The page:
Recently, I have been treating a unique skin infection in a Lab used for duck hunting. It’s a case of dog resistant Staph infection.
I have seen a few cases of resistant Staph in my fifteen years but none of which presented like this one.
Usually, such infections show up after prolonged antibiotic therapy for some sort of other infection.
Or sometimes they will also show up when treating a fungal infection.
However, this case is unique because this infection appeared for no apparent reason.
Dog Resistant Staph Infection – How Does it Happen?
I can only surmise!
Some of the reasons include the following:
- Prolonged antibiotic treatment
- Immuno-compromising diseases
- Mixed bacterial and fungal infections
- Sometimes, dogs just get it. We don’t know why!
Generally speaking, resistant Staph is not the first thing I think of when I see a dog with a skin infection.
Usually, unless the area is really nasty, I think of general pyoderma, which responds quickly to antibiotics like Cephalexin.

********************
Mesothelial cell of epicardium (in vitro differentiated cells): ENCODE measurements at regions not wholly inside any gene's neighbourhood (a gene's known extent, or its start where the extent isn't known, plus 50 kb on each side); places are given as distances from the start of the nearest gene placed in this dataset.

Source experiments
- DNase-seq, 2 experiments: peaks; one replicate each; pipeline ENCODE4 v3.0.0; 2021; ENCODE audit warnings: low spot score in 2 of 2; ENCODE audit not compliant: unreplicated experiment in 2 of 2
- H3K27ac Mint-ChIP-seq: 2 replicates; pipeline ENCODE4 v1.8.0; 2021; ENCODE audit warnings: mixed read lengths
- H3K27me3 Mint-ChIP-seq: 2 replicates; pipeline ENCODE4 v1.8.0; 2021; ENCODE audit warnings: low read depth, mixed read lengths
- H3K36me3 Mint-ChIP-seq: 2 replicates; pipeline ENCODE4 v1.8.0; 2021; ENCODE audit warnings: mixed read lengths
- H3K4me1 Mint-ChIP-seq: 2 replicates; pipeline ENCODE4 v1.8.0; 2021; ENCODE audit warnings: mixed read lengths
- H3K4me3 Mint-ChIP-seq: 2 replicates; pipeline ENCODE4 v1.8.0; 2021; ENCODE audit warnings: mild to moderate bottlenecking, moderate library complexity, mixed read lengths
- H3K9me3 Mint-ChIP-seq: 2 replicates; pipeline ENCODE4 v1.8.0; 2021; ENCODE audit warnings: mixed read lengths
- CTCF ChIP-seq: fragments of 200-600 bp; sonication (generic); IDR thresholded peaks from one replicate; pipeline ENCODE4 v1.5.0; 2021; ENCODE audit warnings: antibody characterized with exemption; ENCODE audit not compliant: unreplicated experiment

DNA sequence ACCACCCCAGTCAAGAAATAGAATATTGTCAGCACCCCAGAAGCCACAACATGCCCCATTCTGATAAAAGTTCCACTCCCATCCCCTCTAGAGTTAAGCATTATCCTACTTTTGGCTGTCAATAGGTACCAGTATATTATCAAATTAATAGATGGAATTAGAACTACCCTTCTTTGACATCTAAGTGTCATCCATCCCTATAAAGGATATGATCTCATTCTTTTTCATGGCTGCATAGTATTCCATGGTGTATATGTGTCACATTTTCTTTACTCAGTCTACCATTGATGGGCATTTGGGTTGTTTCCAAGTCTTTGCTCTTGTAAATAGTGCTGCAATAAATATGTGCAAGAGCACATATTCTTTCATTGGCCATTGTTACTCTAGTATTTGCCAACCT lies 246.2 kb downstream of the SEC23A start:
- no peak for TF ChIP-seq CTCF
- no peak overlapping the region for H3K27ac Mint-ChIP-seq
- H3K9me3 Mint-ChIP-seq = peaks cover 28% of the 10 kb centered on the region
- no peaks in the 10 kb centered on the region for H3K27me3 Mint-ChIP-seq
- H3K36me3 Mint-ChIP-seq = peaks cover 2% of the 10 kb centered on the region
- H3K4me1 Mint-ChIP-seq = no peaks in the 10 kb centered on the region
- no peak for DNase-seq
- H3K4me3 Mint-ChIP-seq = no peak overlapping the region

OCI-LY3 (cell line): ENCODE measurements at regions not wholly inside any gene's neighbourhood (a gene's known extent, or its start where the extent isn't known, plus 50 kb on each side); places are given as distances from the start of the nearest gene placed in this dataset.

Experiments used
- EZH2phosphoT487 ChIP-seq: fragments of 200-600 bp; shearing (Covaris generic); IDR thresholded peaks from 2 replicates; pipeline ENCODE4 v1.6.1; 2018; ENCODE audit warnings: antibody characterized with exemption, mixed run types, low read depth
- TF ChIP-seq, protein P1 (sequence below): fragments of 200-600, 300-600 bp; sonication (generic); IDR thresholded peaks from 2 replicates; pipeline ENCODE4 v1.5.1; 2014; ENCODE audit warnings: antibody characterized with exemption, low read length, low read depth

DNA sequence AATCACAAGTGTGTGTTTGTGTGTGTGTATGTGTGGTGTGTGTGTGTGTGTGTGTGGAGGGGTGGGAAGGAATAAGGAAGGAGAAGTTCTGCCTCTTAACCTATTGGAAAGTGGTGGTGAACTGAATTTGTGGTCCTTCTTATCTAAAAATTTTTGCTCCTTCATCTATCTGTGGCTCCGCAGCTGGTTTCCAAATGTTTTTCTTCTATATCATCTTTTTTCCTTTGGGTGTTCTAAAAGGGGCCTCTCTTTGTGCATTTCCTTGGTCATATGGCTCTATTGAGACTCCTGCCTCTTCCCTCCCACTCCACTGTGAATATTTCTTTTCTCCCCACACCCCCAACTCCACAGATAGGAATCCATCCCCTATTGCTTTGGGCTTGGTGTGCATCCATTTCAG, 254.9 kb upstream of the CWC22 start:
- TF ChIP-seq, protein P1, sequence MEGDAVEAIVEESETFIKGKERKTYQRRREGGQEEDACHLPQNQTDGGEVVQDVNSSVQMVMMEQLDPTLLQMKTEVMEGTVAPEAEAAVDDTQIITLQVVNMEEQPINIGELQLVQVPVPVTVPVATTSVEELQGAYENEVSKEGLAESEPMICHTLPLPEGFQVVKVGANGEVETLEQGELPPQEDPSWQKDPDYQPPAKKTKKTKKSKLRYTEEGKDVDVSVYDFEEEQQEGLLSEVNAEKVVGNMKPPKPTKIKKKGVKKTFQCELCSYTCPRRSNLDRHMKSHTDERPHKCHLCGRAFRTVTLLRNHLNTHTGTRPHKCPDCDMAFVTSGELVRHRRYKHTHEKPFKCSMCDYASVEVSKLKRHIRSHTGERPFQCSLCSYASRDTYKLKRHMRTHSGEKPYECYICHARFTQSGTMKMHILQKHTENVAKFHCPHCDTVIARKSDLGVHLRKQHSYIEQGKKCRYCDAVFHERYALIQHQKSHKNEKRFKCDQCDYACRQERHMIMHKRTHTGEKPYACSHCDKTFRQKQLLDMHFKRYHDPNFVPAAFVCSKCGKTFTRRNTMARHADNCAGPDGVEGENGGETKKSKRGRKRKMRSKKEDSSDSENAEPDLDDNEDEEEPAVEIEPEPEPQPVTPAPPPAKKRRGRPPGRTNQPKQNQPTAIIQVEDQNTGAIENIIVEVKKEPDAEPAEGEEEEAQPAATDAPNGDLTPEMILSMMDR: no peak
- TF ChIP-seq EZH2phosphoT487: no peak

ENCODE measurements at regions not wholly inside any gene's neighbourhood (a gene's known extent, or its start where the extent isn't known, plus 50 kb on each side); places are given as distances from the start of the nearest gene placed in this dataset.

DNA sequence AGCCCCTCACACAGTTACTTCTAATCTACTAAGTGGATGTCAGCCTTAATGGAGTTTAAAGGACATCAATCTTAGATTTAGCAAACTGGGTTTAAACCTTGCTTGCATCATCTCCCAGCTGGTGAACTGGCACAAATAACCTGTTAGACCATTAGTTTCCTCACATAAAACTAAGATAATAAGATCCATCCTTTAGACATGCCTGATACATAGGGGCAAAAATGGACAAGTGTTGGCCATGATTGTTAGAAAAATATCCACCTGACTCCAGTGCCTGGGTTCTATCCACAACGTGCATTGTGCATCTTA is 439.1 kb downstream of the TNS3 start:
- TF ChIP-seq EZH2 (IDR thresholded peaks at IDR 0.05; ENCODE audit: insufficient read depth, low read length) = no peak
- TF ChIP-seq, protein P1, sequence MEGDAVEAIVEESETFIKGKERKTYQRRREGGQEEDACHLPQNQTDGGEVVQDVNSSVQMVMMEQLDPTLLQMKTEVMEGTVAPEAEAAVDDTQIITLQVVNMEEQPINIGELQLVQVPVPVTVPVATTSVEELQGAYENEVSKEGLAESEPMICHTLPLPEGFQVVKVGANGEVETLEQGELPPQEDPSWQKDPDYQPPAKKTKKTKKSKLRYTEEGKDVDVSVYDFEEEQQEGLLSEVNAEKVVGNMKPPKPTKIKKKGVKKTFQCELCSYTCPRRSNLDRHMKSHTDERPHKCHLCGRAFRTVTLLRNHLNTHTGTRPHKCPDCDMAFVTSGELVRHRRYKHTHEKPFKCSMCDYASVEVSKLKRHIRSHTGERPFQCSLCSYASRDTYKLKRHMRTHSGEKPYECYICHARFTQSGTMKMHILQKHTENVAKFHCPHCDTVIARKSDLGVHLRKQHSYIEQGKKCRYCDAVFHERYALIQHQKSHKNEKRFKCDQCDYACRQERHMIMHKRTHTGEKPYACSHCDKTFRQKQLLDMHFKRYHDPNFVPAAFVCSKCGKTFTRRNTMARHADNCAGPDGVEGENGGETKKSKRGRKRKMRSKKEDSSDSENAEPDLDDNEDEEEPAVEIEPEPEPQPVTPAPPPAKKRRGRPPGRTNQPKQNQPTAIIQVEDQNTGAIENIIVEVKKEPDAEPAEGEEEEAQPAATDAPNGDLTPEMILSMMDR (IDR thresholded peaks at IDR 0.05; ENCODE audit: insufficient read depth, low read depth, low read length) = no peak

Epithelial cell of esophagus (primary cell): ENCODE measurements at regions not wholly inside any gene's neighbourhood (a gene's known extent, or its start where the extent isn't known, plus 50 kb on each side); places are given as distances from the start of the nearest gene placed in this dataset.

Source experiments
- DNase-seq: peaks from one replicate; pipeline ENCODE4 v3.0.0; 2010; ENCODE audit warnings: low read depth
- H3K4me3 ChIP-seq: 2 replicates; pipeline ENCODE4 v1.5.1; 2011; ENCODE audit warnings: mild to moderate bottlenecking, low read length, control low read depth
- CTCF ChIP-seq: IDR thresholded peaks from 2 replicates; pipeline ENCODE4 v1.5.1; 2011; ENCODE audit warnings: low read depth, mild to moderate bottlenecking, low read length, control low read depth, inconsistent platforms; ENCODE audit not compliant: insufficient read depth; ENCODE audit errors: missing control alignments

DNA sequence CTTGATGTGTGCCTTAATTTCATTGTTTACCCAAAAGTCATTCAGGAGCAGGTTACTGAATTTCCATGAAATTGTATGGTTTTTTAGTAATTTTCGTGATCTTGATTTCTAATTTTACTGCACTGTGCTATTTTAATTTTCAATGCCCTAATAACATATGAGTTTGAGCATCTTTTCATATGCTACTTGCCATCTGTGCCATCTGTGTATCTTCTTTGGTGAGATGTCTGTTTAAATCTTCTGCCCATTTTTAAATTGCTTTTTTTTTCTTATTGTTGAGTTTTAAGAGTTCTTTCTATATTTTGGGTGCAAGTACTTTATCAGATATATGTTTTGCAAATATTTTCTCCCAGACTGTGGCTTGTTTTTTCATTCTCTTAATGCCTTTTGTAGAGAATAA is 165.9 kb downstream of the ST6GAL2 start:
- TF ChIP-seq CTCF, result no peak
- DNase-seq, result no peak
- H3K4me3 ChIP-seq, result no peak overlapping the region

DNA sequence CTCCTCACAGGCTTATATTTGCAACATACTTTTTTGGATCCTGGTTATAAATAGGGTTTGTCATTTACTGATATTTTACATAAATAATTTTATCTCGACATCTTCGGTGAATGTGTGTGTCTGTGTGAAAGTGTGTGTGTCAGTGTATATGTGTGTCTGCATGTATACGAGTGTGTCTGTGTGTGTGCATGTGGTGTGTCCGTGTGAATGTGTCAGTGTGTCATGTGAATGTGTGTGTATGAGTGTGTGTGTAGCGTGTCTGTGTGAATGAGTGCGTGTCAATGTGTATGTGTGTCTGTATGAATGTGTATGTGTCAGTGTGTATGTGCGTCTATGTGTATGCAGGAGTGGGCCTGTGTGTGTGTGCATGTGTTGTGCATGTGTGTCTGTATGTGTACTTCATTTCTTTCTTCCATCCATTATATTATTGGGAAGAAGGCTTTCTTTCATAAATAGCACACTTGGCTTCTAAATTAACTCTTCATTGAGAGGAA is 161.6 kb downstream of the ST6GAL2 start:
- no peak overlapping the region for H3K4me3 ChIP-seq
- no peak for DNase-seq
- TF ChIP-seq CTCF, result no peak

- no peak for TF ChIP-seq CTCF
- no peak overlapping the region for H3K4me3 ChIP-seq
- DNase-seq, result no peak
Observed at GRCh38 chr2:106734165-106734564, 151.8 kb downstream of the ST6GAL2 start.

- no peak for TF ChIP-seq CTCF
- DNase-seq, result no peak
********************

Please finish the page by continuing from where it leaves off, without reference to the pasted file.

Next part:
I see pyoderma all the time!
However, when a lesion doesn’t respond as expected, other diagnostic tests should be performed such as culture and sensitivity.In this case, culture and sensitivity verified a dog resistant Staph infection.
We choose the antibiotic based on the results of the culture and sensitivity.
In this case, the antibiotic of choice was Clindamycin. Clindamycin is an antibiotic commonly used to treat dental infections. We also treated the infection topically with Amikacin dressings.
Even though Amikacin is expensive, aggressive treatment is mandatory in order to control the infection.
I also used Vitamin B3 in the treatment. You can read about its use here!
A treatment that is gaining a lot of attention lately is the use of honey products in wound treatments.
Read this article to learn more about the use of honey in wound therapy.
Wonder what resistant staff infection looks like? Check out these pics!